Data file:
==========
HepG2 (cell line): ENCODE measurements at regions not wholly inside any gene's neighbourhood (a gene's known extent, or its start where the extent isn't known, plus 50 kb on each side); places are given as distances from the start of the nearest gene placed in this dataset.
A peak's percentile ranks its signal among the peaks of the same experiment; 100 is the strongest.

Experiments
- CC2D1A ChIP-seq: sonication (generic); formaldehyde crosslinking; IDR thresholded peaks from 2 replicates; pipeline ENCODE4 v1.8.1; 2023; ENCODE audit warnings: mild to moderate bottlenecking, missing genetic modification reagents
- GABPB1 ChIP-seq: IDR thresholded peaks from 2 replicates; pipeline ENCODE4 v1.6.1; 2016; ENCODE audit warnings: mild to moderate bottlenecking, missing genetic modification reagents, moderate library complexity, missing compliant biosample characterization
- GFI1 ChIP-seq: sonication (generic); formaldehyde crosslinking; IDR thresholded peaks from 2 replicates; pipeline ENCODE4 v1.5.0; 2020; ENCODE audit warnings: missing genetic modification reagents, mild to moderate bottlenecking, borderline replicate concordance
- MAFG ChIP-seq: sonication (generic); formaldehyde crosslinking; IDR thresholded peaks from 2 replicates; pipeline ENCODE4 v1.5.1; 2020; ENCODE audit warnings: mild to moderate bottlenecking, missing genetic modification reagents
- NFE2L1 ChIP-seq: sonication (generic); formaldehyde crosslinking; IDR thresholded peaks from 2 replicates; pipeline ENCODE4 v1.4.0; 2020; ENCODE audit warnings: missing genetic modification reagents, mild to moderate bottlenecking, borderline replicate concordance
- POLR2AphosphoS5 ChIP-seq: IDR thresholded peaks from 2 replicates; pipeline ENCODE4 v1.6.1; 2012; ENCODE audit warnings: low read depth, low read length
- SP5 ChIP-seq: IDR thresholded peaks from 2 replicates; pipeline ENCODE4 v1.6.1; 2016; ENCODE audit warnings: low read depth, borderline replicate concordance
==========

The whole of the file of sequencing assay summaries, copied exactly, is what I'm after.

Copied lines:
HepG2 (cell line): ENCODE measurements at regions not wholly inside any gene's neighbourhood (a gene's known extent, or its start where the extent isn't known, plus 50 kb on each side); places are given as distances from the start of the nearest gene placed in this dataset.
A peak's percentile ranks its signal among the peaks of the same experiment; 100 is the strongest.

Experiments
- CC2D1A ChIP-seq: sonication (generic); formaldehyde crosslinking; IDR thresholded peaks from 2 replicates; pipeline ENCODE4 v1.8.1; 2023; ENCODE audit warnings: mild to moderate bottlenecking, missing genetic modification reagents
- GABPB1 ChIP-seq: IDR thresholded peaks from 2 replicates; pipeline ENCODE4 v1.6.1; 2016; ENCODE audit warnings: mild to moderate bottlenecking, missing genetic modification reagents, moderate library complexity, missing compliant biosample characterization
- GFI1 ChIP-seq: sonication (generic); formaldehyde crosslinking; IDR thresholded peaks from 2 replicates; pipeline ENCODE4 v1.5.0; 2020; ENCODE audit warnings: missing genetic modification reagents, mild to moderate bottlenecking, borderline replicate concordance
- MAFG ChIP-seq: sonication (generic); formaldehyde crosslinking; IDR thresholded peaks from 2 replicates; pipeline ENCODE4 v1.5.1; 2020; ENCODE audit warnings: mild to moderate bottlenecking, missing genetic modification reagents
- NFE2L1 ChIP-seq: sonication (generic); formaldehyde crosslinking; IDR thresholded peaks from 2 replicates; pipeline ENCODE4 v1.4.0; 2020; ENCODE audit warnings: missing genetic modification reagents, mild to moderate bottlenecking, borderline replicate concordance
- POLR2AphosphoS5 ChIP-seq: IDR thresholded peaks from 2 replicates; pipeline ENCODE4 v1.6.1; 2012; ENCODE audit warnings: low read depth, low read length
- SP5 ChIP-seq: IDR thresholded peaks from 2 replicates; pipeline ENCODE4 v1.6.1; 2016; ENCODE audit warnings: low read depth, borderline replicate concordance